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Schools Preparing For Drug Testing Hospitals Offer $200,000 To Pay For New Voluntary Program

Tue., Oct. 1, 1996, midnight

Drug testing may become the trend of the year in Spokane public schools now that hospitals have agreed to pump $200,000 into a testing program.

Superintendent Gary Livingston is backing the voluntary program, which could lead to thousands of students randomly being tested for cocaine, methamphetamines and other illegal drugs.

“I think it can dissuade young people from experimenting,” Livingston said. “We’ve just got to start all the programs we can.”

The Greater Spokane Substance Abuse Council, which is coordinating the Washington Drug-Free Youth Program, estimates 5,000 students will participate within two years.

School officials say they expect student sports teams might step forward for testing now that someone is offering to foot the bill.

Lewis and Clark football players became the district’s first team to undergo drug testing this fall after Deaconess Medical Center began paying for the testing under a separate program.

“Drug testing is controversial, so a lot of people wanted to keep their distance and see someone else do it first,” said Mike Forness, who manages Deaconess’ drug treatment program.

“Schools appeared to be interested but wanted someone else to take the first step.”

Mead Junior High School may also encourage its students to participate, spurred by teenagers who say the school’s “honor system” anti-drug program is failing.

“You’d have kids who’d sign the pledge and go out right after school and break the pledge - drinking, or even worse, marijuana,” said Brian Perks, 15, who graduated from the school last year.

“It didn’t mean anything to anybody.”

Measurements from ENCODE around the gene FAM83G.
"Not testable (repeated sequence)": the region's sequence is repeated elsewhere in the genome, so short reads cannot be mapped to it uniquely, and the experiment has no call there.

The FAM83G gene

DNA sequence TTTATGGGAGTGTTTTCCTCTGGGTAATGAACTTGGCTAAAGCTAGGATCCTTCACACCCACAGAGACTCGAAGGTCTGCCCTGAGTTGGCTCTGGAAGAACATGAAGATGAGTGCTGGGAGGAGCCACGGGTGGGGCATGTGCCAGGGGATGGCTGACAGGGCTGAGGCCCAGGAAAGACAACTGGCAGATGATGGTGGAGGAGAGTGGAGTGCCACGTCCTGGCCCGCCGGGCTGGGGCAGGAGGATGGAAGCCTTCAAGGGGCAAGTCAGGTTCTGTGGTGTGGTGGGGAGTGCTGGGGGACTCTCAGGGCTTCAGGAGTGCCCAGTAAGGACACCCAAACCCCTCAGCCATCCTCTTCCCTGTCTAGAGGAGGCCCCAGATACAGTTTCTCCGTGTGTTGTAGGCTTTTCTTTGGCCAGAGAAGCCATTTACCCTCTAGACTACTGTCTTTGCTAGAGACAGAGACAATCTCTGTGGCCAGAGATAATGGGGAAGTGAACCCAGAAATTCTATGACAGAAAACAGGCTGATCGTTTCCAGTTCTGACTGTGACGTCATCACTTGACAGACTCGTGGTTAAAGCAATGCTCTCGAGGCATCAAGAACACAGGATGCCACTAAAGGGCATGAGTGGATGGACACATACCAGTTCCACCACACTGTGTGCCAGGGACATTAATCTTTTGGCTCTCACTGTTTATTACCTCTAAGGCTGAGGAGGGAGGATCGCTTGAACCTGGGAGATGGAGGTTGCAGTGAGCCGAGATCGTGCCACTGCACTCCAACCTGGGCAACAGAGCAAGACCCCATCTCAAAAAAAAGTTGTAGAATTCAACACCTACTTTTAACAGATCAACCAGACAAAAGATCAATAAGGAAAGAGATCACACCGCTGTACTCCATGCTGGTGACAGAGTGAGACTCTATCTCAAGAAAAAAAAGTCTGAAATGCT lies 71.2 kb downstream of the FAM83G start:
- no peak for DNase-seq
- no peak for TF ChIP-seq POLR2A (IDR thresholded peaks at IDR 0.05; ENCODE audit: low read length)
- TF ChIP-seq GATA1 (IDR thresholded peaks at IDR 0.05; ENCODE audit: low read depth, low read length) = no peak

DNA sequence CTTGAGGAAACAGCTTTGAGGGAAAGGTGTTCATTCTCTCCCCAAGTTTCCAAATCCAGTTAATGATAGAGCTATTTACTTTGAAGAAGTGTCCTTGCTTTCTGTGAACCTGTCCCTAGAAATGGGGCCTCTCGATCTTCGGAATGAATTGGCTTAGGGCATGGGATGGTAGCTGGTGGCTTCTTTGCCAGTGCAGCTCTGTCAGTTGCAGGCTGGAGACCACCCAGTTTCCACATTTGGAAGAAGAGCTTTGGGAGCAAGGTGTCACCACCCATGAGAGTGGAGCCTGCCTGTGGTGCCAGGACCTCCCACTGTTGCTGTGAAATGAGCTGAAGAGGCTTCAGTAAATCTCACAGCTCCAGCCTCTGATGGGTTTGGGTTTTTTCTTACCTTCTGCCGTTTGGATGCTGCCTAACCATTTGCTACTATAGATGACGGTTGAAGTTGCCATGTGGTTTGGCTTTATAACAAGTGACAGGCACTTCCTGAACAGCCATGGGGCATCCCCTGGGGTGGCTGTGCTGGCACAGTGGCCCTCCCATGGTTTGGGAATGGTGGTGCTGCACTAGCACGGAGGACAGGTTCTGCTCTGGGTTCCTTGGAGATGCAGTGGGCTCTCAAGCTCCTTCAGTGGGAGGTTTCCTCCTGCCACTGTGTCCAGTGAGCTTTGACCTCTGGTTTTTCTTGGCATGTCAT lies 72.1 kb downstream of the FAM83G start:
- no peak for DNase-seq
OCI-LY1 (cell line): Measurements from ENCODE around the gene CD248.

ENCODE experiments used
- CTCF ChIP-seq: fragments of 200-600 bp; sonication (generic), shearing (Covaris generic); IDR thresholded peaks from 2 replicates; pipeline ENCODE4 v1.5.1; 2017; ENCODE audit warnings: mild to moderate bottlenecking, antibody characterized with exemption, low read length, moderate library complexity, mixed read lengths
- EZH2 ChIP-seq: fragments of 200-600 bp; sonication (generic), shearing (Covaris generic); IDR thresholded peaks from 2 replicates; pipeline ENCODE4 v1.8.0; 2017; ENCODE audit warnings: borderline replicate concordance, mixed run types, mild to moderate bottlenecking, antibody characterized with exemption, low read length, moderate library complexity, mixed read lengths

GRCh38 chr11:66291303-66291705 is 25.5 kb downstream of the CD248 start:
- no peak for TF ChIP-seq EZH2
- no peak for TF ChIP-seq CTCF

Tests would reduce cheating, Perks said. “There’s no way to fudge it. Nobody can hide.”

Under the Washington Drug-Free Youth Program, students must join in clubs, teams or other groups. Testing is random, voluntary and requires parents’ permission.

Those who test clean will receive membership cards they can use to get discounts from participating stores, restaurants and other businesses.

A student who later fails a urinalysis will lose his or her membership and discount card.

A counselor at the school will notify the student and parents, but the information would be kept confidential, Forness said.

School officials shouldn’t discipline students who test positive for drugs, Forness said. “That’s not the way it’s intended. We’d advocate pretty strongly that not be included in any formal school disciplinary procedures.”

Livingston is scheduled to present the program to middle school and high school principals on Oct. 10.

“We’re very interested, but it’s subject to the principals’ review and approval,” said Mary Brown, student services supervisor. “Even then, it might be a school-by-school type of thing.”

Linda Thompson, executive director of the Greater Spokane Substance Abuse Council, said the program will be successful only if it’s driven by enthusiastic students.

“I want to be sure the clubs come from the kids,” she said. “We don’t want to have this be where administrators say, ‘Put this in your school.”’

Thompson expects to have some District 81 students enrolled within a month. She said East Valley schools are interested in the program, but the Central and West Valley school districts aren’t participating.

Some 250 students from schools outside District 81 - including Nine Mile Falls and Reardan - signed onto the program last spring and fall.

Hospitals paying for tests, which cost about $10 each, are Deaconess, Sacred Heart Medical Center, Valley Hospital and Medical Center and Holy Family Hospital.

At Lewis and Clark, all but one of 37 football players signed up for the voluntary testing program that started three weeks ago. That student’s parents objected “for civil libertarian reasons,” said Assistant Principal Allan Bredy.

So far, the nine players tested have been drug-free, Bredy said.

Varsity players requested the program to dispel rumors about drug use on the team.

Bredy said more District 81 sports teams may opt for testing now that schools won’t have to pay for the tests.

“I’ve had a lot of interest, a lot of calls on this issue,” he said. “Right now my feeling is it’s pretty positive, helping hold students accountable.”

, DataTimes


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